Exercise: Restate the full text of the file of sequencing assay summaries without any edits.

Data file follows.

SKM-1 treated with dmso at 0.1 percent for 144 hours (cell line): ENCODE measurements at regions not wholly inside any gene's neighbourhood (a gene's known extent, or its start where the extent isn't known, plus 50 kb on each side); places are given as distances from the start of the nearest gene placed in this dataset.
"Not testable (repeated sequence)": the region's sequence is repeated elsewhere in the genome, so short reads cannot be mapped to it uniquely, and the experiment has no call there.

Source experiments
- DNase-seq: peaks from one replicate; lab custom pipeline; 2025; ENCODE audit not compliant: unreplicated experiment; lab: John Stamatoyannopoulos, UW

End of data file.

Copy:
SKM-1 treated with dmso at 0.1 percent for 144 hours (cell line): ENCODE measurements at regions not wholly inside any gene's neighbourhood (a gene's known extent, or its start where the extent isn't known, plus 50 kb on each side); places are given as distances from the start of the nearest gene placed in this dataset.
"Not testable (repeated sequence)": the region's sequence is repeated elsewhere in the genome, so short reads cannot be mapped to it uniquely, and the experiment has no call there.

Source experiments
- DNase-seq: peaks from one replicate; lab custom pipeline; 2025; ENCODE audit not compliant: unreplicated experiment; lab: John Stamatoyannopoulos, UW